The Nitric Oxide Connection

Centuries ago, shamans in Europe recognized the analgesic and anti-inflammatory effects of portions of the willow tree. We now know that the active ingredient from the tree was acetylsalicylic acid, commonly known as aspirin. In areas of the world where willow trees do not grow, other plants became staples for treating pain and inflammation.

In the Pacific rim countries and throughout the pacific islands, the Morinda citrifolia tree, commonly known as noni, served this role. Because research has failed, so far, to detect "aspirin" in the fruit, leaves, or roots of the noni tree, one wonders what other ingredient may be common to these two, very dissimilar trees. A clue may be found in the recent observation that aspirin stimulates an enzyme that produces nitric oxide. In research that began in the early 1990's, nitric oxide was shown to be produced by morphine, a very powerful pain killer. Could noni also stimulate nitric oxide and could nitric oxide be responsible, in part, for the common analgesic (and other) effects of these two dissimilar plants?

Noni is rich in nitrates and nitrites that have been shown to be converted to nitric oxide in presence of acid. Noni, after ingestion, is exposed to acid in the stomach. Even topical application of nitrates and nitrites to the skin exposes them to acid that ultimately generates nitric oxide. Of course, there are likely other phytochemicals in the noni plant that account for its myriad of health benefits.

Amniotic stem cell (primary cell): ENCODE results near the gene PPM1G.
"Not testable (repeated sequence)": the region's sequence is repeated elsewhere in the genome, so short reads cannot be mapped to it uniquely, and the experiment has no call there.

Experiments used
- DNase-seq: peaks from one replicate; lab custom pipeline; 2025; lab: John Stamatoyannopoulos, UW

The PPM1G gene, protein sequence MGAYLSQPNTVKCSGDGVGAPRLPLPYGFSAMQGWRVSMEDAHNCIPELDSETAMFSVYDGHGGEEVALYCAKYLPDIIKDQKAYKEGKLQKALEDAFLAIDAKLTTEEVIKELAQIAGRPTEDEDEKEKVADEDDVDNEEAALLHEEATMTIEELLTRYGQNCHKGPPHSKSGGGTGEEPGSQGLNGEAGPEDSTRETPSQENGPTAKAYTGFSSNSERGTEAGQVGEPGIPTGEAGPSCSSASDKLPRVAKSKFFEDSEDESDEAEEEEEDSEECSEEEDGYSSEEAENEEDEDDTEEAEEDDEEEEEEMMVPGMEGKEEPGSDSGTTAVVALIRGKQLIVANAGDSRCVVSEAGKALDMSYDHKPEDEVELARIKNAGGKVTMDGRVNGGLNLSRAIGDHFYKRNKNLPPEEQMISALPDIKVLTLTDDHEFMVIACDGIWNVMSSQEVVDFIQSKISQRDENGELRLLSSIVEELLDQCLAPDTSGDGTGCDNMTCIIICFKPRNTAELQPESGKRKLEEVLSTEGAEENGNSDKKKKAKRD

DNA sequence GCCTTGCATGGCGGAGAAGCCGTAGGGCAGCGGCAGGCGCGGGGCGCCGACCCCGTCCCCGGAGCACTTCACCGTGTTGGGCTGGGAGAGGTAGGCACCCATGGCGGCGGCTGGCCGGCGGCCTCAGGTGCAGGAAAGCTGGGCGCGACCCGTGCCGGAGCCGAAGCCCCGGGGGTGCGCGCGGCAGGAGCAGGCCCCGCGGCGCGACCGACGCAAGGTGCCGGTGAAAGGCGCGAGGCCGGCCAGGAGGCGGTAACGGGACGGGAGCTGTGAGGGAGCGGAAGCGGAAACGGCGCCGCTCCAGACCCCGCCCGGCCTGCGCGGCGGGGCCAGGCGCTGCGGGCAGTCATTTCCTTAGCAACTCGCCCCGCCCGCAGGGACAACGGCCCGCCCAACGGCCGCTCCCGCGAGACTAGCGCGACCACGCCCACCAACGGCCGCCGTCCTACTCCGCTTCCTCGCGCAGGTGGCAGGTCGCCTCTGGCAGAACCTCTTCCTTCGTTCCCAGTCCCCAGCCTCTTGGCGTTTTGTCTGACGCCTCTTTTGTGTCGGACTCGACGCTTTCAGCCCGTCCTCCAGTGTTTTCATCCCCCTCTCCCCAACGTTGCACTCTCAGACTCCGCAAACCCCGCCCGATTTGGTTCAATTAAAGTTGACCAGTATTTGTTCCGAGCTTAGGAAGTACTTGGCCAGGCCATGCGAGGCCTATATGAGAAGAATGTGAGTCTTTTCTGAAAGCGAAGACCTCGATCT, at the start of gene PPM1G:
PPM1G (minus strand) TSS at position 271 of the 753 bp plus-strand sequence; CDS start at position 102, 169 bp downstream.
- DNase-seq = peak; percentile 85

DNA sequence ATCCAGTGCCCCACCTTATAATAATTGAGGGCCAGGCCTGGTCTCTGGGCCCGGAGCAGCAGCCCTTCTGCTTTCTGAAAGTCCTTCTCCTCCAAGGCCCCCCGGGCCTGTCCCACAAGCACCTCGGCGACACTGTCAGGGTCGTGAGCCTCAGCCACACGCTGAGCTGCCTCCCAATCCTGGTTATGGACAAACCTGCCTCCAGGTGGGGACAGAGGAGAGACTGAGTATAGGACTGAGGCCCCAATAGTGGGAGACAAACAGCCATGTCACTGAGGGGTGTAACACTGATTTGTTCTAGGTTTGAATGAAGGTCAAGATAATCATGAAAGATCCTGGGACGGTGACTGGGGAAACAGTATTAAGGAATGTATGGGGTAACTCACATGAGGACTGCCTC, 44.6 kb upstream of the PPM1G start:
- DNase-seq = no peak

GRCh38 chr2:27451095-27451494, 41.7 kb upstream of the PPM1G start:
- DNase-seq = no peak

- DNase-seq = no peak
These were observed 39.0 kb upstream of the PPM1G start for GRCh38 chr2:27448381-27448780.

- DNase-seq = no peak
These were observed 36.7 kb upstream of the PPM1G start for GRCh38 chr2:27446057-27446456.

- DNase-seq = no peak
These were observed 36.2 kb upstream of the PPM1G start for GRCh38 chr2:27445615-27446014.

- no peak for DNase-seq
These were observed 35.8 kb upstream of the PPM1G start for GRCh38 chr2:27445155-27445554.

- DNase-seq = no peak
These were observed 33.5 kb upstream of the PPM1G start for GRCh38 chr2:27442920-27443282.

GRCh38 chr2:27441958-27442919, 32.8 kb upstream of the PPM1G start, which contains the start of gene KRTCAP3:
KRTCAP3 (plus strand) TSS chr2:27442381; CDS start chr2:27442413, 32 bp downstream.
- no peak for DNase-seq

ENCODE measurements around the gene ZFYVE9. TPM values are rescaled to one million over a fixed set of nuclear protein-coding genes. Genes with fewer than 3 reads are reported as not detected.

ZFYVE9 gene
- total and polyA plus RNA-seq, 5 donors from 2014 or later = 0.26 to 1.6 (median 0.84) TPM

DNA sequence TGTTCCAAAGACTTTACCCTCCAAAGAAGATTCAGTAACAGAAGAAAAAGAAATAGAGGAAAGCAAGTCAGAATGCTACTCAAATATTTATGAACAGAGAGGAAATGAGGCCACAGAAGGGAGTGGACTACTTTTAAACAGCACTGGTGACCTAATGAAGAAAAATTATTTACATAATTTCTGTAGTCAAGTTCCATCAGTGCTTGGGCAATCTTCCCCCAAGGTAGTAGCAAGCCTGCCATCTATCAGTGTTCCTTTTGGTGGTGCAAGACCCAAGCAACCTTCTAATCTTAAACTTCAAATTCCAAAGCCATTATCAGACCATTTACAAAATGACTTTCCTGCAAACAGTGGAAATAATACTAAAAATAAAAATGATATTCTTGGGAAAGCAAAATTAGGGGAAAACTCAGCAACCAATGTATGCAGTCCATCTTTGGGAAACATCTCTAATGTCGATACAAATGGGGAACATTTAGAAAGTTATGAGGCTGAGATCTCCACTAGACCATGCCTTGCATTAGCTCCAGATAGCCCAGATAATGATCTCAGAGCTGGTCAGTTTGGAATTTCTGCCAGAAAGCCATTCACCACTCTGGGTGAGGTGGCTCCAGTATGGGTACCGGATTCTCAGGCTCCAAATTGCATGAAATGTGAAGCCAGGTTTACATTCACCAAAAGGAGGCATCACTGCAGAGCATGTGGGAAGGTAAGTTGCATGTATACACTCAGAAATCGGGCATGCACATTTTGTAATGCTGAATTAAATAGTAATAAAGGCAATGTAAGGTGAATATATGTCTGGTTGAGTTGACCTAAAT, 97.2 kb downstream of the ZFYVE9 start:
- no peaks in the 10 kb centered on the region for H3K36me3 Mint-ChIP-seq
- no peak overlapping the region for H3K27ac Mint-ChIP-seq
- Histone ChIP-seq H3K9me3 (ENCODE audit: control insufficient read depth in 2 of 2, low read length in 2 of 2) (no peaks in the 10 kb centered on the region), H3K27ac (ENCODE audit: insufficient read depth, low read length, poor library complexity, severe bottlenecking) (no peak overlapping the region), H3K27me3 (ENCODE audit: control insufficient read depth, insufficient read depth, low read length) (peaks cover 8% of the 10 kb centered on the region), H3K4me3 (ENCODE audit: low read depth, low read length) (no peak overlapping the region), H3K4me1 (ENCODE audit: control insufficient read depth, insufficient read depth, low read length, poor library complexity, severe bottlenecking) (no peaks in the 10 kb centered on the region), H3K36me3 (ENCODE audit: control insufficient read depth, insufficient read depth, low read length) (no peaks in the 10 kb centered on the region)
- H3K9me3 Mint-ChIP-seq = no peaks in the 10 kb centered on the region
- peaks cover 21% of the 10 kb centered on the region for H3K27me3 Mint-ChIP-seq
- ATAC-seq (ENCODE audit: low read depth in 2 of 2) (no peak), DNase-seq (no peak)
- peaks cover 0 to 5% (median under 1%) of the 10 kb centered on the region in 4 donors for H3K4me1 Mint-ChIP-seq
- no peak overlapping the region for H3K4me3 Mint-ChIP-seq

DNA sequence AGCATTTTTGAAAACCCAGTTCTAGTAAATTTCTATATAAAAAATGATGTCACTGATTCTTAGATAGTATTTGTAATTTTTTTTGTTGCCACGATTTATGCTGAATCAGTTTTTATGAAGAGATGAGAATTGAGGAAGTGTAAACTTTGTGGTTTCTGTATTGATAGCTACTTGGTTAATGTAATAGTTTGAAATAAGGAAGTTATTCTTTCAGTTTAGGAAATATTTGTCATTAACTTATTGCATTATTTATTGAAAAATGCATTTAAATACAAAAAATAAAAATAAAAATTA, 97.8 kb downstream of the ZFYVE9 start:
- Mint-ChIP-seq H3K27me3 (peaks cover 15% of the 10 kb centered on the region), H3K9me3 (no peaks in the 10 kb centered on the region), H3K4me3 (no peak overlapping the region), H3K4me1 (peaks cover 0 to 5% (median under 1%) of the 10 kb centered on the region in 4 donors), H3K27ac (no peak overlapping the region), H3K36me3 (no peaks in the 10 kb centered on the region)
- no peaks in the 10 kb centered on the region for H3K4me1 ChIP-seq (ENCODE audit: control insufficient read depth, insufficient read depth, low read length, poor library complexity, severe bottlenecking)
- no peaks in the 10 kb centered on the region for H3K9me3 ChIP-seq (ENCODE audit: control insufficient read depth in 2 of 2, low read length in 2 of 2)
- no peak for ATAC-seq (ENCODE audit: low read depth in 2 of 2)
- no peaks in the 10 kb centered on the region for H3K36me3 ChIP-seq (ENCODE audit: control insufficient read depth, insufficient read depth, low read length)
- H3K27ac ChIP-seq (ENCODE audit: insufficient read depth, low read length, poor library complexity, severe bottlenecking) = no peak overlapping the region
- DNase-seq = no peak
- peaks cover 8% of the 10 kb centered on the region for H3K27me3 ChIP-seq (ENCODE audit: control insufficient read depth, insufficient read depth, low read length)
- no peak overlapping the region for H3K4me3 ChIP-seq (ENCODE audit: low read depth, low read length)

Nitric oxide has many physiologic effects, the most well studied being its effect to dilate blood vessels; the Nobel Prize in Physiology or Medicine was awarded to three Americans in 1998 for their pioneering research on the cardiovascular benefits of nitric oxide. Dilating blood vessels improves blood flow and oxygen delivery to tissues and more oxygen reduces pain that occurs due to ischemia. In fact, nitroglycerin which is converted to nitric oxide, is often used to increase blood flow to coronary arteries and by this mechanism, chest pain (angina) is minimized.

Although nitric oxide is a very short-lived gas, it quickly activates an enzyme, guanylate cyclase (GC) and the vasodilatory effects of GC last several hours. One can assume the analgesic effect of both aspirin and noni also last several hours after activating GC.